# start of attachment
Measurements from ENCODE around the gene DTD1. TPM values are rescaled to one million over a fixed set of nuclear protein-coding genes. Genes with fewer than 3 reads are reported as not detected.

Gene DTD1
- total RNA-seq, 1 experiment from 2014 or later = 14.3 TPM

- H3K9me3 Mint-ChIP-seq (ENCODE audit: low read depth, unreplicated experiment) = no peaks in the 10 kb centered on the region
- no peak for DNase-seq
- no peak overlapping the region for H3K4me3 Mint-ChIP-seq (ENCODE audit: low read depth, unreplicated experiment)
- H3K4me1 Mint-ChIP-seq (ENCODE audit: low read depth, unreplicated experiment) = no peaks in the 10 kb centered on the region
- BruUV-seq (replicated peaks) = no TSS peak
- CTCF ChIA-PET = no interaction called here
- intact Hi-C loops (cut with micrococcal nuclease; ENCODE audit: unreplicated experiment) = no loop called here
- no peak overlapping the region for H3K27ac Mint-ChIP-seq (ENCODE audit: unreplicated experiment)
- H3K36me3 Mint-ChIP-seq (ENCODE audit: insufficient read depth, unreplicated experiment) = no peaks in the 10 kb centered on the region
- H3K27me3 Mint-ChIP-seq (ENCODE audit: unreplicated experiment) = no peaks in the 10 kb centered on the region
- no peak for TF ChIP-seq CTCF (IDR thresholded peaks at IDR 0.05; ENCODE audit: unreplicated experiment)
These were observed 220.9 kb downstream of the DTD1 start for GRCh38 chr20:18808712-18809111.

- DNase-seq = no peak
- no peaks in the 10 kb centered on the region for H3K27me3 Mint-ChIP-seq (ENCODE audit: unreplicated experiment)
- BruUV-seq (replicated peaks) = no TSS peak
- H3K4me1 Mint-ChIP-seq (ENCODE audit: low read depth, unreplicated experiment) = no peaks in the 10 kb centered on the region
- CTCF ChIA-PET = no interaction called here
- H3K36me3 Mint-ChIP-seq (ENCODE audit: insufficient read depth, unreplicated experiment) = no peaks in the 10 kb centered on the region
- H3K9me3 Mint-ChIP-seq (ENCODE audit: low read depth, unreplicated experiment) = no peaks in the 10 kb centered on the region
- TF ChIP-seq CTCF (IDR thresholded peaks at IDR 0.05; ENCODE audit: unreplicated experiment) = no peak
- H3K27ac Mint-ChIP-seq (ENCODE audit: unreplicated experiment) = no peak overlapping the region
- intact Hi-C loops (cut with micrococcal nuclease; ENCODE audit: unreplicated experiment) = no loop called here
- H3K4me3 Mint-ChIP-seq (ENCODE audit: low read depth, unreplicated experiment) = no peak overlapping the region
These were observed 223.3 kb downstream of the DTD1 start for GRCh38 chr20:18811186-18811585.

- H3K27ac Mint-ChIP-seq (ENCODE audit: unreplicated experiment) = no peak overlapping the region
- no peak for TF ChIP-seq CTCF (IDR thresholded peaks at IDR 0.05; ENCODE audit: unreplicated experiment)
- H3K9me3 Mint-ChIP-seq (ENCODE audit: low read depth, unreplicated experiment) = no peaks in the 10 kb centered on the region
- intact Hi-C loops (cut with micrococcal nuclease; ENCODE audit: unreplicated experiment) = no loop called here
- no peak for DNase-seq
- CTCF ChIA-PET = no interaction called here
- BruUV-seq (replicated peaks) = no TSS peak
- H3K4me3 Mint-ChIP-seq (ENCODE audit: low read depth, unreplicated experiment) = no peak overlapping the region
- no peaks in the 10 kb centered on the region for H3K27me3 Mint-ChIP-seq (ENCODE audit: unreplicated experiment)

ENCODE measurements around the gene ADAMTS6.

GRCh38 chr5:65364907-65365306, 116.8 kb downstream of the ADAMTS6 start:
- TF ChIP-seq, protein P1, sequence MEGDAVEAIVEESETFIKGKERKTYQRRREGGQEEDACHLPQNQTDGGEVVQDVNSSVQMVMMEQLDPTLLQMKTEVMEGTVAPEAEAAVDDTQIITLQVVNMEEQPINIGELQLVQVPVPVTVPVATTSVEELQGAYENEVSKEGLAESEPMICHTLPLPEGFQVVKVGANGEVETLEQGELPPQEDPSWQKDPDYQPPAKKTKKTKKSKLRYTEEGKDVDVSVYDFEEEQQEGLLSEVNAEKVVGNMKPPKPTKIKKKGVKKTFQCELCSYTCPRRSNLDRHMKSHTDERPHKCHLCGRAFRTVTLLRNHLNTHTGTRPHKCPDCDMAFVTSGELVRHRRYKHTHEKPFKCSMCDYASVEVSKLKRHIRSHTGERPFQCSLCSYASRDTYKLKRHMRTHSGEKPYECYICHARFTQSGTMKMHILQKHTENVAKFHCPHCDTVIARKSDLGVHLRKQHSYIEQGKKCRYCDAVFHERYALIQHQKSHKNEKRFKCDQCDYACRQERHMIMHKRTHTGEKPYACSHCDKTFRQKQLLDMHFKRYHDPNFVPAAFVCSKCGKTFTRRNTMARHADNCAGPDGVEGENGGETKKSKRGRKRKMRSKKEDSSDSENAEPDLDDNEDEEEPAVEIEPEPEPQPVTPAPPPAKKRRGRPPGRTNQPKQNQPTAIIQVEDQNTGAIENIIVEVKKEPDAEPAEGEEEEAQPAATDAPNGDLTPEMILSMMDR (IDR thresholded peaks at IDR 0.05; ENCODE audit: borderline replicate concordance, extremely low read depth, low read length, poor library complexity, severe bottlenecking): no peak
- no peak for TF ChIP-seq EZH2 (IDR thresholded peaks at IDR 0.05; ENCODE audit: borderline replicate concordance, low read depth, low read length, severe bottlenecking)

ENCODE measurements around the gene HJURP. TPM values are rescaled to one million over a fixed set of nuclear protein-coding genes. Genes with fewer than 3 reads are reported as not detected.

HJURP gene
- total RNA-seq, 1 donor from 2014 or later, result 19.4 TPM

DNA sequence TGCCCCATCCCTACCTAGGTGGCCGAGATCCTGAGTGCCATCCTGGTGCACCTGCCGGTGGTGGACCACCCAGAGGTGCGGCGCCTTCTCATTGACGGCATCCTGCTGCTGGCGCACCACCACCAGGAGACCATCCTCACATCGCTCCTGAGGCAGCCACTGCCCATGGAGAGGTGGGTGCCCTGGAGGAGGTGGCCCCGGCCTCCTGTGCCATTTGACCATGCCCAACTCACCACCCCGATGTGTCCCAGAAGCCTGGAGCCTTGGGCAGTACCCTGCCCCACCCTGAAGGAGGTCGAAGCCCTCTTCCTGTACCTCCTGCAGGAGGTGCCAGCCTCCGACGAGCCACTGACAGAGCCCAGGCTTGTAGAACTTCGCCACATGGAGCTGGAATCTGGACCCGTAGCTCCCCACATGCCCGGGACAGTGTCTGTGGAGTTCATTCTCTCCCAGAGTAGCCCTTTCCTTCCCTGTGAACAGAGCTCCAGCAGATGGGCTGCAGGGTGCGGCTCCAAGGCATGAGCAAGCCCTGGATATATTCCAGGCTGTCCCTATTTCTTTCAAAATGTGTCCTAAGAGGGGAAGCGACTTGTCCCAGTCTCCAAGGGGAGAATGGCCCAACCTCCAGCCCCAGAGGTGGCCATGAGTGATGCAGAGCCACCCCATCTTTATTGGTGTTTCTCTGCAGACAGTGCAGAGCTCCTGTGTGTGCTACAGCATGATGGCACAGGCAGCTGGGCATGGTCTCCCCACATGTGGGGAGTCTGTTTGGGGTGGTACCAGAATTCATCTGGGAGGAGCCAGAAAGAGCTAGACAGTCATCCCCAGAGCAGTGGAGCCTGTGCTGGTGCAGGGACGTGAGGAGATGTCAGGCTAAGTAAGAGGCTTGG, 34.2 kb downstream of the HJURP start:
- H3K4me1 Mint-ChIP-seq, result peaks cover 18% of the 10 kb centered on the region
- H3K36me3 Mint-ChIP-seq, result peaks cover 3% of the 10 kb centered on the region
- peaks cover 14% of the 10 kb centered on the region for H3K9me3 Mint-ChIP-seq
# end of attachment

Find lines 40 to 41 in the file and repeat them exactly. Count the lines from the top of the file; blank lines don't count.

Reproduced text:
- no peak for TF ChIP-seq EZH2 (IDR thresholded peaks at IDR 0.05; ENCODE audit: borderline replicate concordance, low read depth, low read length, severe bottlenecking)

ENCODE measurements around the gene HJURP. TPM values are rescaled to one million over a fixed set of nuclear protein-coding genes. Genes with fewer than 3 reads are reported as not detected.